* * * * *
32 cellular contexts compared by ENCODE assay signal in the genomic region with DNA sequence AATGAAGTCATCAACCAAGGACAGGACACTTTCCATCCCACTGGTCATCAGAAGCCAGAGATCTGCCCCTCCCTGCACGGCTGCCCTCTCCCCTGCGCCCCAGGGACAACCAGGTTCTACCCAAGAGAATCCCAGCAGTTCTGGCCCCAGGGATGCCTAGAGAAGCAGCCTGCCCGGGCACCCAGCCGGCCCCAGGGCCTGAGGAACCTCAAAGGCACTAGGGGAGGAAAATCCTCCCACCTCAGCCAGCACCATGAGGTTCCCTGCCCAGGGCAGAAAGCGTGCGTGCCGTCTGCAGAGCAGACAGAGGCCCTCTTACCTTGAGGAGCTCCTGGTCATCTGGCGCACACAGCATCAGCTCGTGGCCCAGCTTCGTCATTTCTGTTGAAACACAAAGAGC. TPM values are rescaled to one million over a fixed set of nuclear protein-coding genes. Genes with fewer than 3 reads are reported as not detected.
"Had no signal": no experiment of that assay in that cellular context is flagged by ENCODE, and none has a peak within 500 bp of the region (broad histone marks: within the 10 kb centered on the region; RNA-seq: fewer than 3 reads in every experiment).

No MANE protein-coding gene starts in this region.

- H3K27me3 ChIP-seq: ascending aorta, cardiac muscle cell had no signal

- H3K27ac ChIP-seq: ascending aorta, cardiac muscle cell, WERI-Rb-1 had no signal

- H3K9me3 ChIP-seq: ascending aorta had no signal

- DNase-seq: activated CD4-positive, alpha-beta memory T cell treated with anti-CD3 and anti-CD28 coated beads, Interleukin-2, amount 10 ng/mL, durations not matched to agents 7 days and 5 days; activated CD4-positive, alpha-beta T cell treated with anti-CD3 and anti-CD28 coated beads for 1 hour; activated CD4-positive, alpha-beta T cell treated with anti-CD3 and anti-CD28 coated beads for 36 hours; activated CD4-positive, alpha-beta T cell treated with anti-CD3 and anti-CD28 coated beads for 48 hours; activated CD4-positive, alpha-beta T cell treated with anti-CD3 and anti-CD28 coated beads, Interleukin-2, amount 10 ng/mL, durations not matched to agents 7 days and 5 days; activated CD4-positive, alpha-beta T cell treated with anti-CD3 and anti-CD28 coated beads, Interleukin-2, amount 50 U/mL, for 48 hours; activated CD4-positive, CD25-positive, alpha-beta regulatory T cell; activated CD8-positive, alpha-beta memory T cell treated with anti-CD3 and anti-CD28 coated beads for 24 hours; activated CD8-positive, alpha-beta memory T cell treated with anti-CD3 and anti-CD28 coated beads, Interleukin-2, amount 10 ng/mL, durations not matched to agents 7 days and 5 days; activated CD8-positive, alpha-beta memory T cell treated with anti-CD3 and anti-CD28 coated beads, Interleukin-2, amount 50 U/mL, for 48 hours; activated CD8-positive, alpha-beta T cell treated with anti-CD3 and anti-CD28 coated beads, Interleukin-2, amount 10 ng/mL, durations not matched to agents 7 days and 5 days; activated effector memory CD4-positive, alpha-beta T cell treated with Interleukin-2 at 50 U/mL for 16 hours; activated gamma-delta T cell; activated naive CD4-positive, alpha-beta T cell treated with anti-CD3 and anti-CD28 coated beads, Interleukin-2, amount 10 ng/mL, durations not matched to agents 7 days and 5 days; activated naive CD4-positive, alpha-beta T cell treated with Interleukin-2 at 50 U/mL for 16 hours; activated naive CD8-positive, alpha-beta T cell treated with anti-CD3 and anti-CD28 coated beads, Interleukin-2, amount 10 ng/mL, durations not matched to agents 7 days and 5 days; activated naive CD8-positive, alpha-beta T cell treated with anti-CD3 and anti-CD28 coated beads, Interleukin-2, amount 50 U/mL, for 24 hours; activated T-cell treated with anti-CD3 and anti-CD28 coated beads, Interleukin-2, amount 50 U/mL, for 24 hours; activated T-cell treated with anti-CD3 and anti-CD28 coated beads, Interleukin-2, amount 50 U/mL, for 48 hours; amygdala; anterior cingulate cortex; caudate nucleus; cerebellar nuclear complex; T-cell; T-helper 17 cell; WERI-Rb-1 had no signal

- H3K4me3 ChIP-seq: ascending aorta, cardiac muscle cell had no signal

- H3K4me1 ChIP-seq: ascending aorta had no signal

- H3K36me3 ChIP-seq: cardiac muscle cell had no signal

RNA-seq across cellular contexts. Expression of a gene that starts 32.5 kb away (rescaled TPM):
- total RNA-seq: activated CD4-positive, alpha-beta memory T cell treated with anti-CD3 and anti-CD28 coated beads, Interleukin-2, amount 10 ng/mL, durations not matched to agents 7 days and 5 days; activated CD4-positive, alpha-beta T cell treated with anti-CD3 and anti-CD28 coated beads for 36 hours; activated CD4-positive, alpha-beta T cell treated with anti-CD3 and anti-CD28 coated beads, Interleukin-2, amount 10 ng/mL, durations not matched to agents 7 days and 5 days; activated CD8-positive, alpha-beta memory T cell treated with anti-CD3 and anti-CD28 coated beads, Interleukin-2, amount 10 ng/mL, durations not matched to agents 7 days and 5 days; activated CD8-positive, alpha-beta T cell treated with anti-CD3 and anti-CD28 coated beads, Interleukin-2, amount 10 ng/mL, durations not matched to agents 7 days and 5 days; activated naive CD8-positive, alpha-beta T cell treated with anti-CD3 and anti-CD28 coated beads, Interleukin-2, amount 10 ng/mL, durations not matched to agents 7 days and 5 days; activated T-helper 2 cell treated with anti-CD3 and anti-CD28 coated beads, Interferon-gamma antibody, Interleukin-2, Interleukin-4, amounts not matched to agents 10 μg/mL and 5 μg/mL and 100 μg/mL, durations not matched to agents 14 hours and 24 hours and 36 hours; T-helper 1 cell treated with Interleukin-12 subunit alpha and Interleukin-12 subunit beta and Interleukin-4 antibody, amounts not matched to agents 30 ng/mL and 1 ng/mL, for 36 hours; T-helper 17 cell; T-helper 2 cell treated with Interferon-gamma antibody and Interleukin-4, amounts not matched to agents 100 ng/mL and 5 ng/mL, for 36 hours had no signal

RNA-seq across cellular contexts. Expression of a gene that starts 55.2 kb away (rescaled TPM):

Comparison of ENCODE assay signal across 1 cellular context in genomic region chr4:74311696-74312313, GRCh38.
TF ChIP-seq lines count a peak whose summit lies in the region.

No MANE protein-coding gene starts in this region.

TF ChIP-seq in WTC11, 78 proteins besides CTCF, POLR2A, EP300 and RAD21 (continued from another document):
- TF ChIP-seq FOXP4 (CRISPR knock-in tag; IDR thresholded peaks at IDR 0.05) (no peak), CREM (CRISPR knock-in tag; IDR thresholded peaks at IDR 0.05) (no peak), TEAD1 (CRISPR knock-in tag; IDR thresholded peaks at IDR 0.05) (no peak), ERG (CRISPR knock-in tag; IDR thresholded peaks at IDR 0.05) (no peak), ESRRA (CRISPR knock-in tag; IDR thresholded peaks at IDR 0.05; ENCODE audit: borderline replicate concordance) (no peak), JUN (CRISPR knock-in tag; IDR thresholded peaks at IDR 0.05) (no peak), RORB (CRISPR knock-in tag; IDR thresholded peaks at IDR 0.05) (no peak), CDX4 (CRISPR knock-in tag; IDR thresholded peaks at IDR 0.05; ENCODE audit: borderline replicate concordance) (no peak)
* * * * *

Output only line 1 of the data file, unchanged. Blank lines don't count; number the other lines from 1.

32 cellular contexts compared by ENCODE assay signal in the genomic region with DNA sequence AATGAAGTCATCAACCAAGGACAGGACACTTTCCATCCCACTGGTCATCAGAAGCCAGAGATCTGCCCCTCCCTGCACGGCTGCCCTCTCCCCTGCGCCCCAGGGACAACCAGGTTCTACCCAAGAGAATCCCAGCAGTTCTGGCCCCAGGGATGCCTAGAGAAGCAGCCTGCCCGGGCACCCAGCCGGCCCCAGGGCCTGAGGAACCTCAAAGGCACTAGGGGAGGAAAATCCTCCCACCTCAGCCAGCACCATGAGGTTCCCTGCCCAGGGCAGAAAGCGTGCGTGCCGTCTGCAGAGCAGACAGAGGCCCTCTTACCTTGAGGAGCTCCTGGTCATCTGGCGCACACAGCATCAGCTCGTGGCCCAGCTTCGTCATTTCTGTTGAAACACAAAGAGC. TPM values are rescaled to one million over a fixed set of nuclear protein-coding genes. Genes with fewer than 3 reads are reported as not detected.